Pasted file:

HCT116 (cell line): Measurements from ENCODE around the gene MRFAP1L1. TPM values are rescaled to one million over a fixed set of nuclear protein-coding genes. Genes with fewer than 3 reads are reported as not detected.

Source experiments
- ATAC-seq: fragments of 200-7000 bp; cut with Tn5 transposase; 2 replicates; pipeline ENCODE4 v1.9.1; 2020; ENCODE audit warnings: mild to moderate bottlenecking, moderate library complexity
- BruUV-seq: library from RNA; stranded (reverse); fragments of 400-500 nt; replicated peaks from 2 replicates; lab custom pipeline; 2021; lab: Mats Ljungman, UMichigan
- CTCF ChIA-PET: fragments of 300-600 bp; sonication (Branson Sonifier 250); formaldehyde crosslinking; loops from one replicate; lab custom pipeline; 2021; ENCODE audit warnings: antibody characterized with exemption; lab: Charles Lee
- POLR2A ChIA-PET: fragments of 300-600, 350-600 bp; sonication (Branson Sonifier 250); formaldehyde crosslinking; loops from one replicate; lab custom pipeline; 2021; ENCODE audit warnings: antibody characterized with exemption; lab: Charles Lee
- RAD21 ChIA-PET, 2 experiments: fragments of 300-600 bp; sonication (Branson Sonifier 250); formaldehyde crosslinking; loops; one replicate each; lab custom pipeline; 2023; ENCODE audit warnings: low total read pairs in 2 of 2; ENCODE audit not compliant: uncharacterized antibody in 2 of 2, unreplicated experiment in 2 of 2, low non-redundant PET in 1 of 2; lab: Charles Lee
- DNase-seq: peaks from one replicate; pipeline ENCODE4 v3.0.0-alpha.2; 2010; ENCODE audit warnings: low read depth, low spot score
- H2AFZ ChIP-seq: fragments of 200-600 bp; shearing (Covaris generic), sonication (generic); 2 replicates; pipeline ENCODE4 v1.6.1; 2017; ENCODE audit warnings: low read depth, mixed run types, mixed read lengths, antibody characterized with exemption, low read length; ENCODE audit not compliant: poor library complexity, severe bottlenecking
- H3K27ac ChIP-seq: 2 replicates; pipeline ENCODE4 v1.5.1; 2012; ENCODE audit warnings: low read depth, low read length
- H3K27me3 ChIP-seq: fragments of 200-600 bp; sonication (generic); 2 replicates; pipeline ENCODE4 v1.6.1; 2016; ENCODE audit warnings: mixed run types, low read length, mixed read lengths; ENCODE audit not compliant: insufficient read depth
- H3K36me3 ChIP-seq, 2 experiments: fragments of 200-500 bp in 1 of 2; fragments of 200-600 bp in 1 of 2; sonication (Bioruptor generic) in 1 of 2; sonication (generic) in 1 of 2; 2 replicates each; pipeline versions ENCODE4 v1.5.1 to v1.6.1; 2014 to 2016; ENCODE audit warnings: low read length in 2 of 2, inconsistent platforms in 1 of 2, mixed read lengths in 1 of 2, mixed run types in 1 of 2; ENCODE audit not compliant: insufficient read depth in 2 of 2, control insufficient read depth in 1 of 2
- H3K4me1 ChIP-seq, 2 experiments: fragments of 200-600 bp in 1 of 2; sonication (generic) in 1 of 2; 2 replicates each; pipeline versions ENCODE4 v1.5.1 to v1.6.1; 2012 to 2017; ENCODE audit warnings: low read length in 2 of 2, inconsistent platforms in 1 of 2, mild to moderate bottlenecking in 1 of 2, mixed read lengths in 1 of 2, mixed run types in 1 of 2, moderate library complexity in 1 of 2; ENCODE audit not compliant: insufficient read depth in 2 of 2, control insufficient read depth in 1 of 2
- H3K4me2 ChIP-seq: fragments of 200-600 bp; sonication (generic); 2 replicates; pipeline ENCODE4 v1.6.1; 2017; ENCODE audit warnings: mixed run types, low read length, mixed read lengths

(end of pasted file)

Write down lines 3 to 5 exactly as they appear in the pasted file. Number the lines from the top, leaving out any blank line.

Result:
- ATAC-seq: fragments of 200-7000 bp; cut with Tn5 transposase; 2 replicates; pipeline ENCODE4 v1.9.1; 2020; ENCODE audit warnings: mild to moderate bottlenecking, moderate library complexity
- BruUV-seq: library from RNA; stranded (reverse); fragments of 400-500 nt; replicated peaks from 2 replicates; lab custom pipeline; 2021; lab: Mats Ljungman, UMichigan
- CTCF ChIA-PET: fragments of 300-600 bp; sonication (Branson Sonifier 250); formaldehyde crosslinking; loops from one replicate; lab custom pipeline; 2021; ENCODE audit warnings: antibody characterized with exemption; lab: Charles Lee